As the media increasingly focuses on the issue of childhood bullying, attention should be paid to Biden’s personal history; as a child, Biden had a speech impediment that took him years to master. As someone who was bullied while growing up, I can personally attest to how such treatment instills within its victims a visceral empathy for others who are victimized, whether it is for being gay, having a developmental handicap, looking different, or anything else. What’s more, by virtue of his subsequent achievements, Biden is in a unique position to serve as a role model for victims of bullying who need to know that they can overcome their present hardships and experience a bright future.

None of this is intended as a way of saying that I’d prefer Biden over Clinton in the Democratic primaries next year. Indeed, a primary contest between Clinton and the vice president would pose a very difficult decision for me, as I suspect it would for thoughtful Democrats everywhere. Then again, at a time when elections often offer little more than a choice between lesser evils, I, for one, would eagerly anticipate the dilemma that comes with deciding between two genuinely appealing alternatives.

Joe Biden Gaffe: VP’s Jewish Comments Were Not Anti-Semitic

Published: mic (May 25, 2013)

While Joe Biden is notorious for his gaffes, his recent comments in honor of Jewish American Heritage Month should not be designated as such … despite the outcry from some critics claiming otherwise.

First, let’s take a look at what he said:

“The truth is that Jewish heritage, Jewish culture, Jewish values are such an essential part of who we are that it’s fair to say that Jewish heritage is American heritage. The Jewish people have contributed greatly to America. No group has had such an outsized influence per capita as all of you standing before you, and all of those who went before me and all of those who went before you.”

Normally a paragraph like this would be considered innocuous, even a tad generic. After all, it is a longstanding tradition for politicians of both parties to lavish praise not only on the concept of American demographic pluralism, but on the specific ethnic groups who make our diversity possible in the first place (whether this rhetoric is followed up by substantive action is an entirely different matter). Had Biden made a comparable statement about any other religious community or nationality, it is doubtful his remarks would have received any meaningful attention.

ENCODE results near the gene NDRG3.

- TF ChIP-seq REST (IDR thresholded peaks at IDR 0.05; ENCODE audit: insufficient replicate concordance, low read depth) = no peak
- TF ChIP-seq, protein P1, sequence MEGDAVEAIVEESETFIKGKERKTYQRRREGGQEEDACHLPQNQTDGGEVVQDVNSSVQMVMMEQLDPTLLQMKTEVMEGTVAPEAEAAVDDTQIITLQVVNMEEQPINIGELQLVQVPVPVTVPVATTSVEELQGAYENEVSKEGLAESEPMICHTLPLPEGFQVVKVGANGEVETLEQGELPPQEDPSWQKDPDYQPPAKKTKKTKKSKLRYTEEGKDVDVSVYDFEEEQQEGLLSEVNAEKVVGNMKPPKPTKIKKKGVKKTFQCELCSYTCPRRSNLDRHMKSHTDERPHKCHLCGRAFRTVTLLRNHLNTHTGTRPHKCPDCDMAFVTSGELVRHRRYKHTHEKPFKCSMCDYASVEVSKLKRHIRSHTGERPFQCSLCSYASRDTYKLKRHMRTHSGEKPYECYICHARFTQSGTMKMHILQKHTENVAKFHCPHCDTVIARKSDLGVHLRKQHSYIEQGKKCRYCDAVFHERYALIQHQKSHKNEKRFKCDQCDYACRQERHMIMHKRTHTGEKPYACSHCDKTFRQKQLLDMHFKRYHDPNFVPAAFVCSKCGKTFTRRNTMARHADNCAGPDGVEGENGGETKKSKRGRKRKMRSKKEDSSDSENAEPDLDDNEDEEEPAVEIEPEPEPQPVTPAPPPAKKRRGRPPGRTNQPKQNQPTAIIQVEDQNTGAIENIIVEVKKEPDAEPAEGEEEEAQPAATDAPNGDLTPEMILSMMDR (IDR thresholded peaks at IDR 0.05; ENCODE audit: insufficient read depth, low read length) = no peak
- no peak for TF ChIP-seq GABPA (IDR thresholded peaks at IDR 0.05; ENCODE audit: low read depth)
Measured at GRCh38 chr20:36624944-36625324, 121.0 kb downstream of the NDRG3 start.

Unfortunately, the claim that Jews have had an “outsized influence per capita” in shaping America and the world has long been a potent fuel for anti-Semitism. One need only look at the ongoing popularity of the infamous Protocols of the Elders of Zion — a hoax churned out more than a hundred years ago by Tsarist Russia which purported to chronicle a meeting of powerful Jews discussing their plot for global domination — to fully appreciate this fact. Indeed, a recent State Department report documenting a worldwide increase in conspiratorial anti-Semitism (e.g., official Holocaust denial by the Iranian government, President Mohamed Morsi in Egypt supporting an imam’s public prayer for “Allah” to “destroy the Jews and their supporters,” the reciting of the “Protocols” by a member of the Greek parliament) prompted Secretary of State John Kerry to name a special envoy to specifically address this problem. Yet does that mean that Biden said anything wrong?

Certainly his remarks weren’t factually erroneous. It is true, as Biden pointed out, that Jews “make up 11% of the seats in the United States Congress” (despite being less than 2% of the American population) and “one-third of all Nobel laureates” (despite comprising less than 0.2% of the world population). Likewise, Biden was correct in observing that “you can’t talk about the Civil Rights movement in this country without talking about Jewish freedom riders and Jack Greenberg,” that “you can’t talk about the women’s movement without talking about Betty Friedan,” and that “you can’t talk about the recognition of … rights in the Constitution without looking at incredible jurists” on the Supreme Court like Louis Brandeis and Felix Frankfurter.